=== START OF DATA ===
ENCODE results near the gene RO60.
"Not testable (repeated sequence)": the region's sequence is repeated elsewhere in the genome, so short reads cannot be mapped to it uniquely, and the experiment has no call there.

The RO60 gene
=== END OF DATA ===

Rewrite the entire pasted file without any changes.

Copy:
ENCODE results near the gene RO60.
"Not testable (repeated sequence)": the region's sequence is repeated elsewhere in the genome, so short reads cannot be mapped to it uniquely, and the experiment has no call there.

The RO60 gene